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An introduction of the special section on rural infrastructure and China’s changing economy
As China moves up the middle-income ladder, the economy is constantly changing and the demands on the nation’s infrastructure are likewise evolving. Nowhere is that as evident as in China’s rural sector. In part, these new demands are due to the fact that the rural economy is still growing. In part, the needs of rural people also are shifting.
While a full listing of the forces that are shaping rural life is too long to explore in full, there are several that stand out. Migration, a salient feature of China’s development since the 1990s, has become so much a part of rural life and livelihood that in many villages most of those individuals that are left are either children or the elderly (deBrauw et al., 2002). And, laid over these trends is the process of aging (deBrauw et al., 2008, 2013; Li et al., 2013). Finally, and in part because of the high rates of migration and the higher wages that the migrants are earning and remitting back to villages (Li et al., 2012), there is noticeably a higher standard of living as seen through better housing, more vehicles and other consumer goods.
These forces that define life in many villages are part of the process that is creating both new opportunities and problems. The wealth that is helping to change the physical environment of villages is both raising the demand for healthier lives as well as creating new health conditions, such as diabetes, heart problems and strokes (World Bank, 2016). As people age – especially in the more prosperous village economies, the elderly, who used to “work until they dropped” (Pang et al., 2004), are now wanting to have access to income streams so they can retire (or at least quasi-retire) or have sources of funds to pay for rising health care expenses and other needs of the elderly. Migration and exposure to urban lifestyles are creating new demands for cleaner and more sanitary streets and public spaces (Ye and Qin, 2008).
While in part addressing these new challenges are the responsibilities of individuals and families, there are also rising demands for publically provided services and programs. The single largest rise in public expenditure over the past several decades has been in the provision of health services. In response, there has been a surge in demand for health care facilities and providers (World Bank, 2016). Even with this rise, however, China’s expenditure on health services is still low (Long et al., 2013; World Bank, 2016), meaning that we should expect further demands in the future. This is especially true in the rural economy where recent work has exposed the low quality of care (Sylvia et al., 2014).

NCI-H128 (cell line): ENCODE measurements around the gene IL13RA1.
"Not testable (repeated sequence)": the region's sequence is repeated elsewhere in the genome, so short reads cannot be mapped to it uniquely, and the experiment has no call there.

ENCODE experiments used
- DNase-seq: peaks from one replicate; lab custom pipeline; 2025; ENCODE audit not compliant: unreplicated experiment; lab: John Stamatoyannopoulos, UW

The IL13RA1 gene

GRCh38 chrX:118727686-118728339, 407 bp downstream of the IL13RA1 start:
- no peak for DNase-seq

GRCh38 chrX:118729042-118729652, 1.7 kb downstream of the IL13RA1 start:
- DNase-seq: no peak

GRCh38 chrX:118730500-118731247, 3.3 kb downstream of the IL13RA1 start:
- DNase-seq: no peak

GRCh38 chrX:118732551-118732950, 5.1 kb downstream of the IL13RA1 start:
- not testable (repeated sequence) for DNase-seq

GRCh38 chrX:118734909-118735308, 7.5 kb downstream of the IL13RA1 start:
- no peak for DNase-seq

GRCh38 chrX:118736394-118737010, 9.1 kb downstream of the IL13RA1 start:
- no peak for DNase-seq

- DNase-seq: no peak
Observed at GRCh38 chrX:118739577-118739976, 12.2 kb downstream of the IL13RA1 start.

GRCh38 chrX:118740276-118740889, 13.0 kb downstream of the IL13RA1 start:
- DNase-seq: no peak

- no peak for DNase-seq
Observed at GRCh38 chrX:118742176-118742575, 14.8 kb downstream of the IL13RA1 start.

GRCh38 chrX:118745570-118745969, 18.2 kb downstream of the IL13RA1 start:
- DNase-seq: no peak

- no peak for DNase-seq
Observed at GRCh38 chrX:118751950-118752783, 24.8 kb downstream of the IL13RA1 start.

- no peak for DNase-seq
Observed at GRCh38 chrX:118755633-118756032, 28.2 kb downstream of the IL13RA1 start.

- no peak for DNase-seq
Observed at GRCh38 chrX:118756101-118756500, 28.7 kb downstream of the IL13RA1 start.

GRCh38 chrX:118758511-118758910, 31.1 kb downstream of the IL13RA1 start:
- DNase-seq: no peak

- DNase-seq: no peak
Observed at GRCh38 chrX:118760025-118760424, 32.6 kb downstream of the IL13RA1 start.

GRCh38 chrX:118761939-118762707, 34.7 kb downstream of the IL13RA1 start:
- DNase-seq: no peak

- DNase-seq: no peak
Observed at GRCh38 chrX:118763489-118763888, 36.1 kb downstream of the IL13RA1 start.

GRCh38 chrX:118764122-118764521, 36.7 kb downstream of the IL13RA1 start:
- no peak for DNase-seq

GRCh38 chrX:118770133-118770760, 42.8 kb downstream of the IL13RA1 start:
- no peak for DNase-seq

One of the most recent publically provided programs is the new rural pension plan. Creating such a program in an environment, such as that in China’s rural areas, is obviously challenging. Policymakers have to decide how to enroll (and the criteria for enrolling) the current elderly, the near elderly and younger cohorts. The different groups have different needs. There are also different levels of willingness to participate in and capabilities for paying into the program. The question is not if there is a need (there is), but, the question is how to develop a program that can satisfy the demand in a sustainable way.
Finally, the rise of consumption has put pressure on the environment. Among other demands, there is a need to address solid waste disposal. Village officials and villagers must decide on how to collect the solid waste (or garbage). They must decide how to store it and/or dispose of it.
In this special section of the China Agricultural Economic Review, we have collected a set of five papers that seek to address some of the issues that have emerged in China’s rural economy as the nation is growing through its middle-income phase. In some of papers we document the forces that have appeared in recent years. In some papers we seek to understand the responses/outcomes that have emerged as a consequence. Finally, in some of the papers, we analysis the response of policymakers – regional and local – in providing the social services and programs that are trying to meet the challenges that have arisen.
Specifically, in the first paper, the paper by Chang et al., the authors first document the rising trend for households to migrate. While there is nothing really new about the tendency for rural families in villages to increasingly move off the farm, the contribution of this paper is that it identifies the impact of these migration trends on the health of the elderly, who are being left behind – often in charge of the family farm and with responsibilities to care for grandchildren.